Since Marchand first described a new growth arising from the carotid body in 1891, over 600 carotid body tumors and 300 glomus jugulare neoplasms have been reported in the literature.1-3 Despite their relative infrequency, these lesions have created considerable controversy over pathologic classification, biologic behavior, diagnosis, and treatment.
Two recent cases of atypically located carotid body tumors presenting as posterior pharyngeal masses, and recent evidence that suggests that a proper classification of tumors of chemoreceptor tissue awaits additional knowledge of tumor hormone metabolism, has prompted a review of the current concepts of the behavior, diagnosis, and management of cervical paragangliomata.4 Twenty-one patients with cervical chemodectomas have been treated at the University of Kansas Medical Center since 1958, and form the basis of this report.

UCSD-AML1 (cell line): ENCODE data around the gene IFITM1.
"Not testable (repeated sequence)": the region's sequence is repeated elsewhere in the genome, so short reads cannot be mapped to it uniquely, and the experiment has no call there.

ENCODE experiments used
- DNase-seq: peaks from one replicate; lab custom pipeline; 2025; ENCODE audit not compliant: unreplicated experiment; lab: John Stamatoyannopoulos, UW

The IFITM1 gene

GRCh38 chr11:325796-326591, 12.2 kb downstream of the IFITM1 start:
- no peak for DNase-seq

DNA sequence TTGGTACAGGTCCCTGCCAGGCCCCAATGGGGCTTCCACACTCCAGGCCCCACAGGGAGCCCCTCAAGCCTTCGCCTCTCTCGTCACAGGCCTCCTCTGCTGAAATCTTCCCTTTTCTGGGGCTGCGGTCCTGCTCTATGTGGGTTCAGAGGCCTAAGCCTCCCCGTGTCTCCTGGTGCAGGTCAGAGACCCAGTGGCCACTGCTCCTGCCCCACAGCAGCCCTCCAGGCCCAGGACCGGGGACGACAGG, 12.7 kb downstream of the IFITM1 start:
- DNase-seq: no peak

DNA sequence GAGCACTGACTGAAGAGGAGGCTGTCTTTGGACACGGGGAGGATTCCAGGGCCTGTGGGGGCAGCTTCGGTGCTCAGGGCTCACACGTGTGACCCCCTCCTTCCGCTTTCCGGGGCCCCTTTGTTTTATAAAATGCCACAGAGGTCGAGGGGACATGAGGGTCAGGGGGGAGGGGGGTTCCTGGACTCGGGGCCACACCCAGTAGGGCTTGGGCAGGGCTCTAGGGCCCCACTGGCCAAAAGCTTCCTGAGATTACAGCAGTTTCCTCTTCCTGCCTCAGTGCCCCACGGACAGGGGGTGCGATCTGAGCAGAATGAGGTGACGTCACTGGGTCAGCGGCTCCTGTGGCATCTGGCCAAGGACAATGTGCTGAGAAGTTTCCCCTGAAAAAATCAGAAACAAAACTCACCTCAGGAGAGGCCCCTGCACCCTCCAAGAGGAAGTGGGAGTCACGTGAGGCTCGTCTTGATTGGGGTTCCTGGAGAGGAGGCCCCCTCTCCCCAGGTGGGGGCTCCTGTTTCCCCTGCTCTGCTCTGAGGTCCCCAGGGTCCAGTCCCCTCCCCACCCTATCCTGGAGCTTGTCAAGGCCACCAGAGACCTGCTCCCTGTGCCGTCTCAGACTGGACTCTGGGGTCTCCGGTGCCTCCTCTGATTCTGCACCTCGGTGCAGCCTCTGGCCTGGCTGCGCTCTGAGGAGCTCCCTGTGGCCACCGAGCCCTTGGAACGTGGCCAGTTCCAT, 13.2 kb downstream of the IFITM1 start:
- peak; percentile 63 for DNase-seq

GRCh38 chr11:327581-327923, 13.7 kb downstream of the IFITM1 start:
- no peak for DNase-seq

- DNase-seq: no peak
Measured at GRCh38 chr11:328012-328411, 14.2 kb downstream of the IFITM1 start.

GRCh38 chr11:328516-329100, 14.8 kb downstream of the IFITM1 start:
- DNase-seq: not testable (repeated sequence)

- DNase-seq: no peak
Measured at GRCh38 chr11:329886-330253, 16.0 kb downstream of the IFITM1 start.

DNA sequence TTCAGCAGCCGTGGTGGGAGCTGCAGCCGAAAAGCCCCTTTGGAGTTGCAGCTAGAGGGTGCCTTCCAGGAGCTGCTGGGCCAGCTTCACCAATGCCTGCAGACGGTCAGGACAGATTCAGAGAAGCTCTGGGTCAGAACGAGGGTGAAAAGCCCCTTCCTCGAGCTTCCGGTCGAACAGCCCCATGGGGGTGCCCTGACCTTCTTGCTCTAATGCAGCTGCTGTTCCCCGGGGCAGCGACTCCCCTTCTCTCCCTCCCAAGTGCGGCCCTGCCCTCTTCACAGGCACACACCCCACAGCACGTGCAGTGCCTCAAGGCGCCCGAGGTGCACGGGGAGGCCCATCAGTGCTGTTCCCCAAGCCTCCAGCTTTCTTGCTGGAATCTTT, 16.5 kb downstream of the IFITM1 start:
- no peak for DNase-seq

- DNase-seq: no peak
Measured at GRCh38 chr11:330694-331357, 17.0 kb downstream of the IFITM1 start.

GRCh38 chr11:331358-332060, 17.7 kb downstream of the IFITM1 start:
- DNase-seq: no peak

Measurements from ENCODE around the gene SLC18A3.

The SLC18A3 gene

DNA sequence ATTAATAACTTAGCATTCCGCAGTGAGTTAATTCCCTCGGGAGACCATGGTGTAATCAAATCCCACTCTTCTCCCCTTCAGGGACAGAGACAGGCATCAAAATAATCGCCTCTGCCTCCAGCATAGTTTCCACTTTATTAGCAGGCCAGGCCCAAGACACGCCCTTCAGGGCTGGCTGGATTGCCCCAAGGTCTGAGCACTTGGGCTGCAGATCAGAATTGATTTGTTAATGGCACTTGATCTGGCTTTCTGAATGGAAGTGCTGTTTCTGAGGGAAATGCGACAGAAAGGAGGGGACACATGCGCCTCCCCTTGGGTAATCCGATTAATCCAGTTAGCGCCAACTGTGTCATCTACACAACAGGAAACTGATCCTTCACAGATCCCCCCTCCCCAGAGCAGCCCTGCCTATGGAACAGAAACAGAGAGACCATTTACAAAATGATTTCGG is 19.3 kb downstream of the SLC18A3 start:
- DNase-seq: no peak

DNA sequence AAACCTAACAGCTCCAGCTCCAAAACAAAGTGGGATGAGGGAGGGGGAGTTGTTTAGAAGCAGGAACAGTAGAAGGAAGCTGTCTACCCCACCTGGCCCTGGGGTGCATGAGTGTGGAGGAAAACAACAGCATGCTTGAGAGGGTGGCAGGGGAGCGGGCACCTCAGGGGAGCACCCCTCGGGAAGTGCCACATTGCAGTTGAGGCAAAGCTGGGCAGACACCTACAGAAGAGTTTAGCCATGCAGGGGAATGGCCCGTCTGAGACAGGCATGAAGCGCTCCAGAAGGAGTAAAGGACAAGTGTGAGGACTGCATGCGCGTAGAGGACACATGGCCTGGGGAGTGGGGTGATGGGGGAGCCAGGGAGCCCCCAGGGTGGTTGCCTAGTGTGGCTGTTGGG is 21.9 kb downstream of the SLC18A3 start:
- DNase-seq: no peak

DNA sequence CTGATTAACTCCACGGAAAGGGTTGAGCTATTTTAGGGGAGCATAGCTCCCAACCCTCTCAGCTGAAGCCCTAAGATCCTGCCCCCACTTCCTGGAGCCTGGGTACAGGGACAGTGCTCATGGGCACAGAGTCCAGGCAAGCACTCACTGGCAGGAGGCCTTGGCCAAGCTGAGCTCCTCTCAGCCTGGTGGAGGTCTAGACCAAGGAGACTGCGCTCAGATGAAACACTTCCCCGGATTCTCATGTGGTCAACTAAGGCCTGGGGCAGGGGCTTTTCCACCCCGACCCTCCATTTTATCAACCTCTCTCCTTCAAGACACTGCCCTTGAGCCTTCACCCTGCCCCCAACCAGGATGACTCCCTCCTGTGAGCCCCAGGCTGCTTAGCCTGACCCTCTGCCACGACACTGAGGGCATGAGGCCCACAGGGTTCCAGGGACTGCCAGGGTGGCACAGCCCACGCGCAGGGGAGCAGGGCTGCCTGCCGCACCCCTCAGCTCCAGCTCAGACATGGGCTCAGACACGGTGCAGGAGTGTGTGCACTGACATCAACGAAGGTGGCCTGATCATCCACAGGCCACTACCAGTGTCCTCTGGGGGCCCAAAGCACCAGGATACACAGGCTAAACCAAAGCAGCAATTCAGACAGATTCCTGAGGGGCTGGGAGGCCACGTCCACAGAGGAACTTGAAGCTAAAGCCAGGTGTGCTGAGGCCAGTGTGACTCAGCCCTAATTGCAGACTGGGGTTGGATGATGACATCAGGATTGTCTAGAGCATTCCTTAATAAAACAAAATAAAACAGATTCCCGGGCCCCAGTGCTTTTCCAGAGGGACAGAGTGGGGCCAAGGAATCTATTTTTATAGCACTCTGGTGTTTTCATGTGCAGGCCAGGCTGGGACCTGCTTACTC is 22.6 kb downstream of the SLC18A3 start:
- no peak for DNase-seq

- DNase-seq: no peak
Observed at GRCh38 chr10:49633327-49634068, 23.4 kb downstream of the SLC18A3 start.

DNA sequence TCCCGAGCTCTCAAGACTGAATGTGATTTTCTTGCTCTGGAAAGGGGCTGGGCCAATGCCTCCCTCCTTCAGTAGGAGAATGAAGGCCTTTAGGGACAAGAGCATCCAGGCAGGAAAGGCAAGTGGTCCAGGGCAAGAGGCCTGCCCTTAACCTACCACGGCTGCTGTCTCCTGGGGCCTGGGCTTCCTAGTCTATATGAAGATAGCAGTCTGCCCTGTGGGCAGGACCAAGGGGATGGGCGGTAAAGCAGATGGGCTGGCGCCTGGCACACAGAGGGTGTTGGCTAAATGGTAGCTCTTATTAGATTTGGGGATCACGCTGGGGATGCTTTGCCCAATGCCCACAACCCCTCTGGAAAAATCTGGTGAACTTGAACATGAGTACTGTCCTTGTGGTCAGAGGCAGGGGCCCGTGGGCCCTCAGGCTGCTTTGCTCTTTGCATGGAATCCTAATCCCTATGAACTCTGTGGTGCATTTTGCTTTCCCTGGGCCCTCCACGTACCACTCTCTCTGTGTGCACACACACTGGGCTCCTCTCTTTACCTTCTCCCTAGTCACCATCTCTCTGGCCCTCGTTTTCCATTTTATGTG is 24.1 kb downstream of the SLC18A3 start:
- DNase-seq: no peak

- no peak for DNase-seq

Anatomy and Embryology
The carotid body is an ovoid structure located near the carotid bifurcation that contains the largest collection of chemoreceptor tissue in
Salyer KE, Ketchum LD, Robinson DW, Masters FW. Surgical Management of Cervical Paragangliomata. Arch Surg. 1969;98(5):572–578. doi:10.1001/archsurg.1969.01340110064004
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